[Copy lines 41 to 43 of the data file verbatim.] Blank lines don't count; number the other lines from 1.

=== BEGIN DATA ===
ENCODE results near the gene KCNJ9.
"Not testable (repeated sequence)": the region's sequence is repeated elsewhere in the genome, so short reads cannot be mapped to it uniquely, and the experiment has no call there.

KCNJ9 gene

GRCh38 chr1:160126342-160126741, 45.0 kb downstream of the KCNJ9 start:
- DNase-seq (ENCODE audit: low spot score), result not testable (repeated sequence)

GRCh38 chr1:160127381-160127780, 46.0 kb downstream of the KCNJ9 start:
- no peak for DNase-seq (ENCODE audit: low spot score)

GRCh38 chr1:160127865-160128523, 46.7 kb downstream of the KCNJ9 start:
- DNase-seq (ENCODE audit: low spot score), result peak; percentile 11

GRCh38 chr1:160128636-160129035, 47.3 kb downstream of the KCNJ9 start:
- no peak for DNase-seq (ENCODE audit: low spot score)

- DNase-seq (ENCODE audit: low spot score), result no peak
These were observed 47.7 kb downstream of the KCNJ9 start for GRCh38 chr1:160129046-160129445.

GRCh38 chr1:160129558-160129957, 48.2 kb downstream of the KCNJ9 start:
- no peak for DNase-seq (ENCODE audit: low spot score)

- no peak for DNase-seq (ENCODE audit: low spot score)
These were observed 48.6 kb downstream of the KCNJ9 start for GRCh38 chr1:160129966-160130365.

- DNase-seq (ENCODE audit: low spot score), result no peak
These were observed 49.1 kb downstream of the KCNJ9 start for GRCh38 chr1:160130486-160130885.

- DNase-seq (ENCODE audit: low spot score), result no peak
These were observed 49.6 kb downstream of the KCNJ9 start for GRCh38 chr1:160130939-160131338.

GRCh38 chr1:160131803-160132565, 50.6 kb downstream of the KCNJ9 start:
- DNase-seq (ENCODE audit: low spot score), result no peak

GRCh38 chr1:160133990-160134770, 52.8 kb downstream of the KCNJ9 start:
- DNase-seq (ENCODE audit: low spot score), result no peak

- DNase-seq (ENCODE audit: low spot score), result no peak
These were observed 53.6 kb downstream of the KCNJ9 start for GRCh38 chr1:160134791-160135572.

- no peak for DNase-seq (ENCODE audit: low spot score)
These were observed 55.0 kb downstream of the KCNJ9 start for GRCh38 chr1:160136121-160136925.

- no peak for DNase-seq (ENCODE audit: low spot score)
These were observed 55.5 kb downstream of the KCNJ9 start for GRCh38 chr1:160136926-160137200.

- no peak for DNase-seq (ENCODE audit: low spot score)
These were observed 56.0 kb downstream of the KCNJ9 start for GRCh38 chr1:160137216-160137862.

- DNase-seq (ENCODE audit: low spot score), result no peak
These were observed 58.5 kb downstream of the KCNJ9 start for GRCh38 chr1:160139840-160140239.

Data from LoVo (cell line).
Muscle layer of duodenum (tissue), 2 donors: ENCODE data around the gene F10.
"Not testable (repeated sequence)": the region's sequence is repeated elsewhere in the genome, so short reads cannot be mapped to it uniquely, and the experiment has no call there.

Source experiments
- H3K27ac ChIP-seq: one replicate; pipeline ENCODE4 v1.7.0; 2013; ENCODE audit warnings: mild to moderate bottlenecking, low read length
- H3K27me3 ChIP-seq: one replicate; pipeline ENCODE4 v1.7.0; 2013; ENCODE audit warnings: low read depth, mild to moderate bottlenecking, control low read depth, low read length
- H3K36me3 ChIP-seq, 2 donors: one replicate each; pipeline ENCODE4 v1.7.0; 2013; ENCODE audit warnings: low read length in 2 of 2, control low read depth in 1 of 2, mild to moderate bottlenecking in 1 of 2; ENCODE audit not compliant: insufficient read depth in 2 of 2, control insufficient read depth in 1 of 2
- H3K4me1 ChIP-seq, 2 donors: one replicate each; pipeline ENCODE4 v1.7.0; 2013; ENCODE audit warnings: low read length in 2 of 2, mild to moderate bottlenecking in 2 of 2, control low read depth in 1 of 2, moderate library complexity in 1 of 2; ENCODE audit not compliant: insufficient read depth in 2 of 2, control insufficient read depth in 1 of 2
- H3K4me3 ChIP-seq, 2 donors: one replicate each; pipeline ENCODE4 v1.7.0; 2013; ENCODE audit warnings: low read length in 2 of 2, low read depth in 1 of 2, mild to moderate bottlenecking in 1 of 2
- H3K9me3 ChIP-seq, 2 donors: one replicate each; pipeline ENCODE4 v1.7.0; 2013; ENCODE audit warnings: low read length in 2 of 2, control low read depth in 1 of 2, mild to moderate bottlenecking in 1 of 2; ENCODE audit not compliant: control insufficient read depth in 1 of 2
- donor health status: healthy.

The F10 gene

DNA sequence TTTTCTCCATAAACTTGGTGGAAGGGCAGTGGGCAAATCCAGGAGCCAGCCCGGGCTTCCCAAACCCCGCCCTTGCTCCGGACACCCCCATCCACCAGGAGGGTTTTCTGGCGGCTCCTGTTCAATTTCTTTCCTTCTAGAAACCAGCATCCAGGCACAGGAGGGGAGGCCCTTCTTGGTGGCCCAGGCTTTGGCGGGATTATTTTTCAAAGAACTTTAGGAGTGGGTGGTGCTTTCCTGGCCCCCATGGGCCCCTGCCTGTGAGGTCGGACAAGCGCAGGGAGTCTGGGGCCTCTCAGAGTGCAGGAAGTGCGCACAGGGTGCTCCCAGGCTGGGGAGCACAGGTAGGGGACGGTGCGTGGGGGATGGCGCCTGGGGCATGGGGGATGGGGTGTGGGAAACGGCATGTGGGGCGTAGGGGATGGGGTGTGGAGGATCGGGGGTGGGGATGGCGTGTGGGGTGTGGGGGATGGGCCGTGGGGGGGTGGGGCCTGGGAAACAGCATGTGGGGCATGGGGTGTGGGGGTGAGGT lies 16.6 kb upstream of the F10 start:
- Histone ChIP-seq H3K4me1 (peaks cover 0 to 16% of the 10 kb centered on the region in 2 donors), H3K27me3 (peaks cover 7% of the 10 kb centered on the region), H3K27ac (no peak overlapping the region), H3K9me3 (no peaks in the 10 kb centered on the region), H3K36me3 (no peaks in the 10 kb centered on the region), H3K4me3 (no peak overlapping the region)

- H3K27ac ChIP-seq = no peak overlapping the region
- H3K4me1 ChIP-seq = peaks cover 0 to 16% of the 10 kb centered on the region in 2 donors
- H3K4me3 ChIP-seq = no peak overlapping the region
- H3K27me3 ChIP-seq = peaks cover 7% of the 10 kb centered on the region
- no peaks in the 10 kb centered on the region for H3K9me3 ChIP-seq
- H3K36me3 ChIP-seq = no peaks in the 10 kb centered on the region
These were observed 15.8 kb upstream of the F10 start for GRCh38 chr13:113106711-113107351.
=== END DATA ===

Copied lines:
- H3K27me3 ChIP-seq: one replicate; pipeline ENCODE4 v1.7.0; 2013; ENCODE audit warnings: low read depth, mild to moderate bottlenecking, control low read depth, low read length
- H3K36me3 ChIP-seq, 2 donors: one replicate each; pipeline ENCODE4 v1.7.0; 2013; ENCODE audit warnings: low read length in 2 of 2, control low read depth in 1 of 2, mild to moderate bottlenecking in 1 of 2; ENCODE audit not compliant: insufficient read depth in 2 of 2, control insufficient read depth in 1 of 2
- H3K4me1 ChIP-seq, 2 donors: one replicate each; pipeline ENCODE4 v1.7.0; 2013; ENCODE audit warnings: low read length in 2 of 2, mild to moderate bottlenecking in 2 of 2, control low read depth in 1 of 2, moderate library complexity in 1 of 2; ENCODE audit not compliant: insufficient read depth in 2 of 2, control insufficient read depth in 1 of 2